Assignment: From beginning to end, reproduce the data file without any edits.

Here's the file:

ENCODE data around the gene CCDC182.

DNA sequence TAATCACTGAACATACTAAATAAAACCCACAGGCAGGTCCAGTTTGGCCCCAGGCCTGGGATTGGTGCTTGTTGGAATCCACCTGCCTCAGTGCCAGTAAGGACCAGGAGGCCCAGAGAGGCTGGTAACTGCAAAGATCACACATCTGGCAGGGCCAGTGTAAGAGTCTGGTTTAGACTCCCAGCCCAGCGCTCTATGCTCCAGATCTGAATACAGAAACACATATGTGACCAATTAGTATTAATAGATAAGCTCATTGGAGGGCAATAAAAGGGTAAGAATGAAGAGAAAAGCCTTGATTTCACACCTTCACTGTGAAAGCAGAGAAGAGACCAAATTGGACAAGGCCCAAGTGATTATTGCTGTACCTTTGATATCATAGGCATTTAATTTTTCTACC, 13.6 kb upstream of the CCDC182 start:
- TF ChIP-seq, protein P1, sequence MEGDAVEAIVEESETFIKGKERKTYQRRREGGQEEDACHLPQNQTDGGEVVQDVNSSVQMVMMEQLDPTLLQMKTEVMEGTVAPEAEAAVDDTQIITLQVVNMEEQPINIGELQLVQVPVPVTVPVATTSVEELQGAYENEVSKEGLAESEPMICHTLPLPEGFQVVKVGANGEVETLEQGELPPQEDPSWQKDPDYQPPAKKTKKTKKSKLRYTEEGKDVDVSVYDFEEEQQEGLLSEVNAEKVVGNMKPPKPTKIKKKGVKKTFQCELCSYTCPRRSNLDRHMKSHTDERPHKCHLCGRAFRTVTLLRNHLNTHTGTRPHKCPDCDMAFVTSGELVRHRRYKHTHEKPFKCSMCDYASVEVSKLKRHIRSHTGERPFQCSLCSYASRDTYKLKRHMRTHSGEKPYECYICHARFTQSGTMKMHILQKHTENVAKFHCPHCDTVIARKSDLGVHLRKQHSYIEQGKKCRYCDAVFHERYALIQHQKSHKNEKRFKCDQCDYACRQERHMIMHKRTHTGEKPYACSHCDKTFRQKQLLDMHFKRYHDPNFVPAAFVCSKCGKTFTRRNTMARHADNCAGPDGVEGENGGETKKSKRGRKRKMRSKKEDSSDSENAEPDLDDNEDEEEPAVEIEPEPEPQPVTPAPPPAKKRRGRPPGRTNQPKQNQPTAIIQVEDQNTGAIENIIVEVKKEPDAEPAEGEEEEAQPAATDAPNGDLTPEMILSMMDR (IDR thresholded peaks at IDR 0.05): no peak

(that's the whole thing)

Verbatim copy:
ENCODE data around the gene CCDC182.

DNA sequence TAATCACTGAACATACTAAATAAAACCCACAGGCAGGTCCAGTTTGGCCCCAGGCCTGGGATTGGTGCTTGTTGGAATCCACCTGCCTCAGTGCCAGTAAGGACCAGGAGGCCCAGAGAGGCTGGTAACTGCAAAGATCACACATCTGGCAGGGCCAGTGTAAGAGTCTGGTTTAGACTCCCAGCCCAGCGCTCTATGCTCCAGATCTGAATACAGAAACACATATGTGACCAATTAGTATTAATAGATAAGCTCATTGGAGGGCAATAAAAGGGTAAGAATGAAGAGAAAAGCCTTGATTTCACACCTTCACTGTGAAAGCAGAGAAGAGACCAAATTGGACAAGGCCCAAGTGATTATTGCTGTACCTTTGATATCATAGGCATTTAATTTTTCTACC, 13.6 kb upstream of the CCDC182 start:
- TF ChIP-seq, protein P1, sequence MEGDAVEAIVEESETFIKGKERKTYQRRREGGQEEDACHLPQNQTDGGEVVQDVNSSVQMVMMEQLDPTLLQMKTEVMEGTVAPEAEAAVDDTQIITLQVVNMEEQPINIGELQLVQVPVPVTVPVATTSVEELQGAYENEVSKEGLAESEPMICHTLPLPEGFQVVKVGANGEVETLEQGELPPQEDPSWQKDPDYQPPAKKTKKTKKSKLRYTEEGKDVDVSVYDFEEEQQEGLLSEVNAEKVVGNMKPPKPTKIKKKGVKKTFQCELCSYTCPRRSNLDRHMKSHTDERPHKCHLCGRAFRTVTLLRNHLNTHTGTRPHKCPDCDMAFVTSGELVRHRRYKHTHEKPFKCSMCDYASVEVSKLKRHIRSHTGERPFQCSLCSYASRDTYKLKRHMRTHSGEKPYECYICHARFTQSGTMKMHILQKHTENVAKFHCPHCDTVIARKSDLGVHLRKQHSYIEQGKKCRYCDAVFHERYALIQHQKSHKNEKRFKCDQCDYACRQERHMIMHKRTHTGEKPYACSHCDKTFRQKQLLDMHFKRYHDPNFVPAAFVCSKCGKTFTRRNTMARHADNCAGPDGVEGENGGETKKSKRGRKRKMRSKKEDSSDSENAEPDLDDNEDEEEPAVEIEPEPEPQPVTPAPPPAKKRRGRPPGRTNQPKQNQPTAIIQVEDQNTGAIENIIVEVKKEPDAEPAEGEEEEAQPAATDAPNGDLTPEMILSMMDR (IDR thresholded peaks at IDR 0.05): no peak